Cracks in the Foundations of the Canadian Healthcare System

Cracks in the Foundations of the Canadian Healthcare System


The Canadian healthcare system faces several challenges. The challenges will continue to impact the future of the nation’s healthcare system by exerting pressure on the primary health and the quality of health. The healthcare sector in Canada has established strategies of addressing the challenges in a setting. The current paper addresses cracks in the Canadian healthcare system, focusing on the problem of recruitment and retention of healthcare professionals and provides strategies deal with the challenge.

Background Information on the State of Canadian Healthcare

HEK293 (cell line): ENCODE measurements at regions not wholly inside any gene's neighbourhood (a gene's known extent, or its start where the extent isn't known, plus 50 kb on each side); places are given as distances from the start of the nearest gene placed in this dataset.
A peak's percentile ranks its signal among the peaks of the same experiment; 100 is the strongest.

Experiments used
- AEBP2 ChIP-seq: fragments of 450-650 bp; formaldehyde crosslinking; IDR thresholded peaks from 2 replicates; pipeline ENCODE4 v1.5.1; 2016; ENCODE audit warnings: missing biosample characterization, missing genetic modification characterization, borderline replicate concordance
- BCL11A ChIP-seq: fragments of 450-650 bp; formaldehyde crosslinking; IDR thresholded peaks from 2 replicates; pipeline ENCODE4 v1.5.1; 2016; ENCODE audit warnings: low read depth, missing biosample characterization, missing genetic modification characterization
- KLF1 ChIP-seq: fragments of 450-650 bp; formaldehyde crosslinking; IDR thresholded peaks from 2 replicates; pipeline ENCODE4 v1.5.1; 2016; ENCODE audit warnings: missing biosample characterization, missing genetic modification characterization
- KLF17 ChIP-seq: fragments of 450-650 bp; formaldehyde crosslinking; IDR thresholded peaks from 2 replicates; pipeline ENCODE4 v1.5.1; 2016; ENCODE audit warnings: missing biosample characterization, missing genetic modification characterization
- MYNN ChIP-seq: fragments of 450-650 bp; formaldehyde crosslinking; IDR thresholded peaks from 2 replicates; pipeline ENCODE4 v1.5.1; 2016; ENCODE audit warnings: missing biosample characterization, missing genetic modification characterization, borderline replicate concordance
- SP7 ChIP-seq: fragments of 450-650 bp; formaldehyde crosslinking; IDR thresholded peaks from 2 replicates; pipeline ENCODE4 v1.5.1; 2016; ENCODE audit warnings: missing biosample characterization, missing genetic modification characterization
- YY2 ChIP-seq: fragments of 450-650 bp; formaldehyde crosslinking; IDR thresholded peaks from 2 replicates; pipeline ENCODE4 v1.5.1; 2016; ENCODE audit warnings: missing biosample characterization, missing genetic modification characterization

The Canadian healthcare industry has had several achievements and challenges. For instance, Canadians have regularly encountered many infectious and epidemic diseases, which have put the healthcare sector industry on toes (Feldberg, Vipond & Bryant, 2006).  Diseases, such as tuberculosis, typhoid, cholera, and small pox have had a negative impact both on the social and economic costs (Feldberg, Vipond & Bryant, 2006). Consequently, this has on numerous occasions affected trade, shortened young lives, and reduced the production levels. The Medicare was initiated in the nation with an intention of enhancing the healthcare of Canadians. Medicare later came to be acknowledged as the Canadian Health Act that was aimed at providing basic coverage for citizens to enable them meet their healthcare needs. Nonetheless, the Canadian healthcare has become different and it does not serve its initial purpose. Therefore, despite the fact that Canadians still boast about their healthcare system, most of the populations are concerned about its future. For example, there is an increasing number of patients that is drastically changing as a result of the multiplying culturally diverse population with distinctive healthcare needs. The current situation in Canada implies that regardless of the fact that the Canadian healthcare approach could have significantly served the population years ago, the current healthcare needs have become complex, which necessitates the need for more innovative solutions. In addition to the traditional healthcare services and sociological approaches, the healthcare sector also needs to incorporate elements of human rights and political economy perspectives on the nation’s health (Raphael, Bryant, & Rioux, 2010).